Remote sensing techniques using Landsat ETM+ applied to the detection of iron ore deposits in Western Africa

Arabian Journal of Geosciences (Impact Factor: 1.22). 11/2013; DOI: 10.1007/s12517-012-0725-0


Remote sensing methods enable the rapid and inexpensive mapping of surface geological and mineralogical features. This capability proves highly useful when working on isolated or inaccessible areas. In this study, several enhancements of Landsat Enhanced Thematic Mapper plus (i.e. band ratios, false colour composites and principal component analysis) were used and evaluated to obtain the best possible visualisation of iron deposits hosted in the Devonian sedimentary rocks of northwestern Africa. In particular, two test sites were chosen: southern Algeria (Djebilet area), where the literature mineralogical and geological data on iron mine fields were already available, and the Western Sahara (the southern flank of Tindouf Basin), which was investigated during a field campaign and was where the occurrence of an analogous sedimentary succession led us to hypothesise the possible presence of exploitable iron deposits. This work demonstrates the usefulness of multispectral imagery in the detection of iron-rich areas and establishes a full remote sensing procedure, which can be profitably applied to a wider region of Western Sahara and can provide interesting perspectives on the possibility of detecting new exploitable iron ore deposits in arid environments.

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Available from: Andrea Ciampalini, Dec 13, 2013
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    • "During the last decades, Remote Sensing proved to be a useful means for assisting mineral/ore exploration by using a variety of satellite imagery, as a number of publications can manifest (Chica-Olmo et al. 2002; Tangestani & Moore 2002; Abbaszadeh & Hezarkhani 2013; Brandmeier et al. 2013; Ciampalini et al. 2013; Sadeghi et al. 2013; Salem et al. 2013; Magendran & Sanjeevi 2014; Pournamdari & Hashim 2014; Zadeh et al. 2014). In this study, a Very High-Resolution (VHR) satellite image (Worldview-2) is used in order to automatically distinguish those minerals that are hosts for gold mineralization, as well as to delineate lineaments (potential faults) which enable the transportation of hydrothermal fluids, thus producing the ore mineralization. "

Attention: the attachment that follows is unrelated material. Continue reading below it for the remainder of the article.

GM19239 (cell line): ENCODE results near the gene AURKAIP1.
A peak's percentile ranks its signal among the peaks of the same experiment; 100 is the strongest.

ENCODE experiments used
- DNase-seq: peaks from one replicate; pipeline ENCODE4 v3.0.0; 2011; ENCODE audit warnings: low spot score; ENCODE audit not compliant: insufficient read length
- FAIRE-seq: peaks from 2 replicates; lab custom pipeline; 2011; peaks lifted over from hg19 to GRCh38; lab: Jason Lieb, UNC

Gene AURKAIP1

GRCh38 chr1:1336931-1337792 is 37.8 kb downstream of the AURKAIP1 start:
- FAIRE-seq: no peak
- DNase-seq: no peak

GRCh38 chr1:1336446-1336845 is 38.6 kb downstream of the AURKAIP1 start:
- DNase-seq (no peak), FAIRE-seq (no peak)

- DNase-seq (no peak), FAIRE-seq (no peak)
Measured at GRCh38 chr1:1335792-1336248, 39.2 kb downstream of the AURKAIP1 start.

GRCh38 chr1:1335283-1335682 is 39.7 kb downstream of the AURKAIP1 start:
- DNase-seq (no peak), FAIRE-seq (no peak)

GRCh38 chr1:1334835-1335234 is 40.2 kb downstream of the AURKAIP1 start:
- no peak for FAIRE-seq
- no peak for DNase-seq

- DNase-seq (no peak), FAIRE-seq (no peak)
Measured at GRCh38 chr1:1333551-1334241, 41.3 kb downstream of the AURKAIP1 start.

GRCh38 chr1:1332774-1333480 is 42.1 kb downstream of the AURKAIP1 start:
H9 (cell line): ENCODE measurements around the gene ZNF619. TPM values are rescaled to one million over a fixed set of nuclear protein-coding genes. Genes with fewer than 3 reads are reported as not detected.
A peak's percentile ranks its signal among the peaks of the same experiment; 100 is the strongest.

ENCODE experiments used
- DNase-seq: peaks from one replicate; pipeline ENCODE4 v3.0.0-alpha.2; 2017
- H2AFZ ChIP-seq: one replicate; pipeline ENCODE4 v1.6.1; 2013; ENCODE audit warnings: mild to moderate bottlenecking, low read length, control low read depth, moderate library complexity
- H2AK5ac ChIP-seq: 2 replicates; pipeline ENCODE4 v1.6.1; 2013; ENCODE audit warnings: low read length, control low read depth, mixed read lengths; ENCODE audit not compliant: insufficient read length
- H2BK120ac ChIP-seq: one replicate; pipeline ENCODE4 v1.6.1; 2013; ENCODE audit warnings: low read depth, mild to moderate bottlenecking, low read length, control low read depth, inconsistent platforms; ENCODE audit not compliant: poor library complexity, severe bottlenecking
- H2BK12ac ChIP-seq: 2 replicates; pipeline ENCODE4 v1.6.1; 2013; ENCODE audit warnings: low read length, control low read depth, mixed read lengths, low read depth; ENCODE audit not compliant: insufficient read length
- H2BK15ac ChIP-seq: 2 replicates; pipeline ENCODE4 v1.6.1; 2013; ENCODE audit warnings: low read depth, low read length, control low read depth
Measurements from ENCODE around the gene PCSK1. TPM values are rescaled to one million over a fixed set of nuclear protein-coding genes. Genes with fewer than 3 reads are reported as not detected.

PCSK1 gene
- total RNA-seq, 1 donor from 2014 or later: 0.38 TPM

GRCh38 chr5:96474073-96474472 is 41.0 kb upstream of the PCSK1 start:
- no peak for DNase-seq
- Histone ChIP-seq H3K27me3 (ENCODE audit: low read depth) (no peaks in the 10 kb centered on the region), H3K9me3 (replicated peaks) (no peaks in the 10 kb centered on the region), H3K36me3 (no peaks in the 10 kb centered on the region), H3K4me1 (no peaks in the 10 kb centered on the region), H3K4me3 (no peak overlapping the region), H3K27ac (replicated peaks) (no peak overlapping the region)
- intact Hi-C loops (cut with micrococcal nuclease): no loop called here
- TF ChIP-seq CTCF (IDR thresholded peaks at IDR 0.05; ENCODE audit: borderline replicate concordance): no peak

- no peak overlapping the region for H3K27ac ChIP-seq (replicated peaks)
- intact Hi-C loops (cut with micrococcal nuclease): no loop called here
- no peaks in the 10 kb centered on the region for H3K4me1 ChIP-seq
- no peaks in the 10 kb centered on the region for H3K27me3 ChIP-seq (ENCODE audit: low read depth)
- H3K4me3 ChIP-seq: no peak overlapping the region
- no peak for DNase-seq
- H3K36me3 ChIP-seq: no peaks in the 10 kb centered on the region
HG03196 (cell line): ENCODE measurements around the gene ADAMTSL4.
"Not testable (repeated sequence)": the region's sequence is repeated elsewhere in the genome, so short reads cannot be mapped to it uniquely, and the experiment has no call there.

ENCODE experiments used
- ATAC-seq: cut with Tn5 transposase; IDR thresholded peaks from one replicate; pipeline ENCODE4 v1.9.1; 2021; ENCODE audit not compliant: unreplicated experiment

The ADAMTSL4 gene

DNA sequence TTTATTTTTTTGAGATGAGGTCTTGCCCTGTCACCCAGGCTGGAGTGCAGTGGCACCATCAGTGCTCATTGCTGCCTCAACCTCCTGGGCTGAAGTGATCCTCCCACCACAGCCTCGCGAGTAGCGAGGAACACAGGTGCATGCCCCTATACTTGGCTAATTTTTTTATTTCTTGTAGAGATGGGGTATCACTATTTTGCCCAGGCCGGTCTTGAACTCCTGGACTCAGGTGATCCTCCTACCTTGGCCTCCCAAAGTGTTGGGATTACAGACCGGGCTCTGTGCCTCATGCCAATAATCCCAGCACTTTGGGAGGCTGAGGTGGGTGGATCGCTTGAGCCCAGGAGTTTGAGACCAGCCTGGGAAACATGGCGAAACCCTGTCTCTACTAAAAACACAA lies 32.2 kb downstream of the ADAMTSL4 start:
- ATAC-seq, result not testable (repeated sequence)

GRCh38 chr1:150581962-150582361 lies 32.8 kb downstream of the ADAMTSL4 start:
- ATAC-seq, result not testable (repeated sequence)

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    ABSTRACT: The study area is located near the town of Filippoi, north of the city of Kavala in Northern Greece, known from ancient times for its rich gold mines, situated inside hydrothermal alteration zones (Fe-Mn oxide minerals). A Very High Resolution/VHR (0.5 m pixel size) image of Worldview-2 satellite was digitally enhanced, yielding target areas of potential ore existence and lineaments. Ground-truth that followed digital image processing, revealed abandoned ancient mines, slags and ore occurrences. Also, a number of lineaments delineated on the satellite image were verified as faults.
    Full-text · Article · Jan 2016 · Geocarto International
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    • "The usage of remote sensing to separate mineralization and alteration zones has become the initial approach for mineral prospecting in recent years (Ferrari 1992; Kenea 1996, 1997; Yamaguchi et al. 1998; Crosta et al. 2003; Ramadan and Kontny 2004; Galvão et al. 2005; Ninomiya and Cudahy 2005; Al Rawashdeh et al. 2006; Mars and Rowan 2006; Moghtaderi et al. 2007; Gad and Kusky 2007; Elsayed Zeinelabdein and Albiely 2008; Dogan 2008, 2009; Madani 2009; Shalaby et al. 2010; Amer et al. 2010; Azizi et al. 2010; Dehnavi et al. 2010; Beiranvandpour and Hashim 2011, 2012a, b; Rajendran et al. 2012; Sadeghi et al. 2013; Salem et al. 2013; Ciampalini et al. 2013; Rahimzadegan et al. 2014). Recognition of distribution of ore deposits and their relation to special alterations, survey of mining waste extensions , and regional structure and trending of mineral deposits are among the benefits of remote sensing methods in mineral exploration. "